sprites and magical characters. This is exactly what turned
into The Wizards of Once, my latest book series, which is all about magic and setting a world really full of magic. You can see the book, this is my free writing Friday book which turned into
The Wizards of Once. I’m still keeping books like this. This is the spelling
book and in here I wrote all my ideas and started the story. You can see here that this, the handwriting is really quite
scribbly. That doesn’t matter. It’s about getting out the ideas
and here I’m going through, yes, and I’m beginning to draw
pictures of the characters. These are some very scary characters, the witches who are in
the book and these are the wild wizards all set in the wild. It’s coming to life
as I’m drawing it. This is one of the most
important characters here. My first drawings. This is my first ever
drawings of Wish, who is the wizard who has magical powers in the book and
she’s gotten an eye patch. Even though this is
the bronze ages I happen to know Wish is dyslexic which is a thing where you find spelling difficult but Wish is the writer
in the stories. She is the writer. So, that’s what I am trying to say
is that at the end of the day, it’s all about your ideas
and the magic of creativity. Wish has very very
strong magical powers.>>Now, I can’t wait
to read about Wish. This is wonderful. So, do you still write in this book?>>Yes, I do. And that’s what I say, that find a book like this
and write all your ideas.>>It’s beautiful.>>That’s how you build up a world.>>It’s probably one of your prize
possessions, to have that. That is so great. Now, we have one more question.>>Okay.>>Hello, Mrs. Cressida. My name is Clay. I’m in grade four at HIP Academy. I’m from Kenya. My question is, how do you come up
with your character?>>What a great question. I often base characters
on people I know. So, you remember I talked about Wish, she’s a little bit like
me because I struggled with spelling and handwriting
when I was Wish’s age. Or a character like Stoick
is very like my father. So, again, I take true things. I loved my father so much but I wasn’t a bit like him and I put the true feelings that I have
admiring somebody very much but not being like
him in into my books. Then they show to take
on a life of their own. I don’t know how it works.>>I think that’s one of
the neatest things though. I love seeing my students
develop their characters. They do it on paper or
sometimes even now on an app or something digital and it’s so neat to see them though
develop those characters.>>And, drawing things.
Drawing a character you can come up with
an idea for a character but actually drawing it as you say
it really brings it to life.>>To see them come to life. I love that. Well those are some really
great and thoughtful questions from our kids and I’m so glad.>>Kids have the best question.>>I know and I can’t
wait to go home and share those with my kids
and Van Meter, too. Are there any final thoughts that
you want to leave with us today?>>Well, I would just want to
say go out there and write. Just write and read as well because it gives you
ideas for stories and get your mom and dad to read to you way beyond the age that
you can read for yourselves, just 10 minutes a day. Say read to me, please read to me because that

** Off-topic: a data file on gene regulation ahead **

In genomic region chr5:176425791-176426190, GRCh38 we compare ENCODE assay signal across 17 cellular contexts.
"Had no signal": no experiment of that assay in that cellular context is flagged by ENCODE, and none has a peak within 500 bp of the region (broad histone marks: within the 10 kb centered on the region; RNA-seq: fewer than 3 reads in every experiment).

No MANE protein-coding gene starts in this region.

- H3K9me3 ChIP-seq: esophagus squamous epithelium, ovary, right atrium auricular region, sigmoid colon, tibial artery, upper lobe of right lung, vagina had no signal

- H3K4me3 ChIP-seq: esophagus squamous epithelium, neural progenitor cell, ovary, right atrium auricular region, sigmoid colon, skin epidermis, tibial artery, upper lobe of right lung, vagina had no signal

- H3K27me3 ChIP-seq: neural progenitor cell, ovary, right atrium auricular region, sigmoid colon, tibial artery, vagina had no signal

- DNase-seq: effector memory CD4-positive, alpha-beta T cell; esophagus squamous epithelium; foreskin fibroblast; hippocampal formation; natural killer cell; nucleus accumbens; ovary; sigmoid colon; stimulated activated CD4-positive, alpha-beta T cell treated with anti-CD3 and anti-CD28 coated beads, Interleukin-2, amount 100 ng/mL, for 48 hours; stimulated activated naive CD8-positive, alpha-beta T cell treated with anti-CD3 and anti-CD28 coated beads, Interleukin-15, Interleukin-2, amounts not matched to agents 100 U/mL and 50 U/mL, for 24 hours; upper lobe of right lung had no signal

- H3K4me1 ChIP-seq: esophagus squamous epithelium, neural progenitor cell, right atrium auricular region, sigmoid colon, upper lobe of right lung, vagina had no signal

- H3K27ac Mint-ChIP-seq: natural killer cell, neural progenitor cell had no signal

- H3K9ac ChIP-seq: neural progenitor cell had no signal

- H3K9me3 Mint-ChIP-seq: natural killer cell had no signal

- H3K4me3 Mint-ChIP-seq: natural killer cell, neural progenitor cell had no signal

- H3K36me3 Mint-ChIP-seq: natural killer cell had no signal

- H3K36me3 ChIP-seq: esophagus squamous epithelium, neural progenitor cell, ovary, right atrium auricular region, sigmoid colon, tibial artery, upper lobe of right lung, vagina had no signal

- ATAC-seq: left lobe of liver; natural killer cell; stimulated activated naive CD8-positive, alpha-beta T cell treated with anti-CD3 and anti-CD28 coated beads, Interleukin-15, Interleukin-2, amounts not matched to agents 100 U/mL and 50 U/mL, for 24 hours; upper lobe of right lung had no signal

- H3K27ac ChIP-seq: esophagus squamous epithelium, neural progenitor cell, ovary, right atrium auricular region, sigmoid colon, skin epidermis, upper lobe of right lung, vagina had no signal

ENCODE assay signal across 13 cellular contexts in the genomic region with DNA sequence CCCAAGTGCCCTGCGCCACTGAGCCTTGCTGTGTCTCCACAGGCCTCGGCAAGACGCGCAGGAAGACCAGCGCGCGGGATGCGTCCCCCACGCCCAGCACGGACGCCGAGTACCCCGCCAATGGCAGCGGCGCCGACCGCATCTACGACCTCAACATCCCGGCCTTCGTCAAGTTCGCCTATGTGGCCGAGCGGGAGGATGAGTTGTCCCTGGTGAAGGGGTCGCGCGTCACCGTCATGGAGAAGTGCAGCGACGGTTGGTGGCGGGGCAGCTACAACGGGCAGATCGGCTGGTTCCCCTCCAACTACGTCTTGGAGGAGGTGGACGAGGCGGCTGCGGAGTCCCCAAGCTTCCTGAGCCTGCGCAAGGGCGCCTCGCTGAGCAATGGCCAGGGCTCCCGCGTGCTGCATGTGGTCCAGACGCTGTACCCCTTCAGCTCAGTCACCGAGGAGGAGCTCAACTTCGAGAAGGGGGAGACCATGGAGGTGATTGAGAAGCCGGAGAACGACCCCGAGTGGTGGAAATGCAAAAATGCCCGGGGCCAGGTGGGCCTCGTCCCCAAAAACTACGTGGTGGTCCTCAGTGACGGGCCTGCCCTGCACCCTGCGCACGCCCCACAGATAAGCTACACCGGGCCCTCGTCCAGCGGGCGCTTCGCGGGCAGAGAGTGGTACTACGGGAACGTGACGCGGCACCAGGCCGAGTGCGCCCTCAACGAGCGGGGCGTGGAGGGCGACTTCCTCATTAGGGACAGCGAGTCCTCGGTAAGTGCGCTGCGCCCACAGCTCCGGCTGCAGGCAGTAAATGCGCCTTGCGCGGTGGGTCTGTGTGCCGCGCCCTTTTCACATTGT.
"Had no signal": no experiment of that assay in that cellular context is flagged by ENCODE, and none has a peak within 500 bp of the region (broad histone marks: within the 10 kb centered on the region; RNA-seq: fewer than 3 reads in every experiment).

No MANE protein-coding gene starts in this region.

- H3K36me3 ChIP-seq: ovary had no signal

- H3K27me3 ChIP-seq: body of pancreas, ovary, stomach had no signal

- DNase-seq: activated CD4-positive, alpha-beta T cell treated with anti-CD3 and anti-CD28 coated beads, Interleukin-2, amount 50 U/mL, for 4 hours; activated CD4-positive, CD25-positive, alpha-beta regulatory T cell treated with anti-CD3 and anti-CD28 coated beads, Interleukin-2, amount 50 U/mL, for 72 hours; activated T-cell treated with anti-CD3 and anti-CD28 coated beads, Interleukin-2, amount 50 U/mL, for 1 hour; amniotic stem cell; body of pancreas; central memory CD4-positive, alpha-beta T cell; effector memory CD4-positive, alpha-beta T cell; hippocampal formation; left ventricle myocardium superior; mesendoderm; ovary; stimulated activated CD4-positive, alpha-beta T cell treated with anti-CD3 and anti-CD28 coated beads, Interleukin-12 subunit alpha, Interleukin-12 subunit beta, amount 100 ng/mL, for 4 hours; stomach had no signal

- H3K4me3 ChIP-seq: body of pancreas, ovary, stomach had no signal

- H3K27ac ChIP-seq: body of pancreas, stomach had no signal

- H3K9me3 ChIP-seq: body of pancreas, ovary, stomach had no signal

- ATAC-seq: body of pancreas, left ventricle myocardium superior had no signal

gives you ideas for stories. Practice as much as you
can and don’t worry too much in some places about the handwriting just do
it for the fun of it. And go and play outside. Play outside. My books are about
adventures in the outside, by the sea or in woods. Try and play and then make up
stories about those places, the outside places that you can.>>Bring your notebook with you.>>Bring your notebook with you.>>As you go outside.>>Happy creating.>>I love all of that great advice. Before we end we want to give you a chance to take
a selfie with Cressida. Educators and families get your cameras ready and
everyone gather around the screen in your classroom or at home and we’d love to
see all of you watching. If your teacher or family members want to post your selfies on Twitter, we’ll give you a minute
to get set up.>>[inaudible] [Music playing] Ready? Let’s take some selfies. Cressida, I’m going to have
you count down for us.>>Okay, three, two, one, dragons. [MUSIC]>>Well, I’ve got
so many books, I can’t wave. [MUSIC].>>That was so much fun. We’d love to see your class
selfies with Cressida. So, please post them on Twitter
to #Skype2learn. Cressida, thank you so much
for being here with us and inspiring the next generation
of storytellers like yourself.>>Well, children are the most
imaginative people in the world.>>They sure are and I can’t wait
to take these stories back to my school and I can’t
wait to hear and see too online what
our kids do with this. Thank you so much for joining
us for this global event. Educators, if you love
live learning experiences, your students can connect
with authors, scientists, and other experts, play
mystery Skype or go on virtual field trips throughout the entire year through
Skype in the Classroom. Thank you so much for
being here today. Thanks again Cressida for
teaching us how to build new worlds and spark our imagination. On behalf of Skype in the classroom, as well as Little
Brown young readers, and our author, Cressida Cowell, thanks for watching and
we’ll see you next time.


    Are you gona make the 4 film of how to train you dragons pls pls pls pls pls a cried in the end of the hidden world it was soo saad a crieds soo much soo pls a want to what will hapen to the in the 4 film pls pls pls pls pls pla every one wants it

    Please make a how to train your Dragon 4 and series with it I just want a how to train your Dragon that never ends